Natural Disasters

Natural disasters such as hurricanes, floods, and wildfires show evidence of climate change. While these events are often dismissed as naturally occurring, the National Wildlife Federation warns that "many natural disasters are becoming more dangerous due partly to climate change."

Extreme heat waves, the slipping polar vortex, and megafires can all be traced to climate change. These natural disasters increasingly impact every community around the world.

Health Risks

Climate change increases health risks across the globe. According to the CDC, climate change influences human health and disease in many ways. Climate change intensifies health threats such as respiratory issues and heat-related illnesses. It can also contribute to malnutrition, the spread of infectious diseases, and mental health.

Air pollution, temperature extremes, wildfires, and floods all endanger lives. By tackling climate change, we can improve people's health.

Energy Consumption

The ways we use energy, how we produce energy, and greenhouse gas emissions from energy consumption all influence climate change. Additionally, climate change impacts our energy consumption. Extreme temperatures increase demand for energy, which can lead to blackouts.

Demand for fossil fuels directly affects the climate. Drilling for oil, polluting the environment by burning fossil fuels, and releasing petroleum-based chemicals into ecosystems has taken a major toll. Unless we build a clean energy future, we might destroy the planet.

Four Ways Colleges Are Tackling Climate Change

Colleges committed to fighting climate change invest in college sustainability programs. They build green dorms, invest in low-carbon transportation, and limit waste. This section covers the ways colleges are tackling climate change on campus.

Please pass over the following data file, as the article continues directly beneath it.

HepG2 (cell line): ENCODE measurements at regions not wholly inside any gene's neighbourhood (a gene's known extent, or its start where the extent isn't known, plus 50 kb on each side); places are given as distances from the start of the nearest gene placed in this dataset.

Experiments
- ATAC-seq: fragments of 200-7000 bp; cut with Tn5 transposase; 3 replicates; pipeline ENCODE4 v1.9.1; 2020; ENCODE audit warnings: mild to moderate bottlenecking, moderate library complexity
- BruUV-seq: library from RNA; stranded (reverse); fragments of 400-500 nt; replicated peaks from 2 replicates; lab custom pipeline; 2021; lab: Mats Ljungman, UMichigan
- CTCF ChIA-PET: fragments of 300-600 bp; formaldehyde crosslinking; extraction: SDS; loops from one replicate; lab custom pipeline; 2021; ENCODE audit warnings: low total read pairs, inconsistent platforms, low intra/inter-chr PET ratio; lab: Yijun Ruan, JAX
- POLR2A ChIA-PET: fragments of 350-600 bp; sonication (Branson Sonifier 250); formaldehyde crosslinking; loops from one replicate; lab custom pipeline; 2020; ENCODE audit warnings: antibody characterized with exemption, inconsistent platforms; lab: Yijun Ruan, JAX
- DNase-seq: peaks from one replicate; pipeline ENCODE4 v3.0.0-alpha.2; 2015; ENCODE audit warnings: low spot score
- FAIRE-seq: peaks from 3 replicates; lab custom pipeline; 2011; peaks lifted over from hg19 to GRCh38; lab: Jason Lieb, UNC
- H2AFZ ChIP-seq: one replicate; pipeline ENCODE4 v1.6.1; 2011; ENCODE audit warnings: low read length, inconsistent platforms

1. Green Buildings and Housing

Colleges are making campus buildings and housing greener by retrofitting older buildings and constructing new structures that prioritize campus sustainability. Putting solar panels on buildings to create renewable energy sources helps colleges lower their reliance on fossil fuels. Greywater systems limit water usage, while LEED-certified buildings meet high standards for sustainability.

2. Alternative Transportation Modes

Cars pour onto many college campuses every day. Colleges can encourage alternative transportation modes to limit emissions. Rideshare programs, free or discounted transit passes, and e-scooters help students commute to campus with a lower carbon footprint. Colleges can also invest in low-carbon transportation for their needs.

3. Food Shortage and Consumption

Food waste represents a major challenge for campus sustainability. Colleges play a major role in tackling food waste and related issues like consumption and food shortages. For example, colleges can reduce the amount of meat they serve in cafeterias, support local and organic farming, and reduce food waste to make a more sustainable campus.

4. Recycling and Water Usage

Increasing recycling and reducing water usage can significantly impact college campuses. Colleges that invest in recycling bins and compost bins can reduce trash waste and build a more sustainable campus. Installing on-campus water refill stations encourages reusable water bottles and limits plastic waste. Campuses can also limit water waste in dorms by implementing greywater systems.

Climate Change Degrees

Degree-seekers can research climate change as part of their academic studies. Colleges and universities are increasingly offering programs in fields related to climate change, including climate science, environmental science, and sustainability. This section introduces unique degree options related to climate change.

Graduation Cap

Ecosystems and Human Impact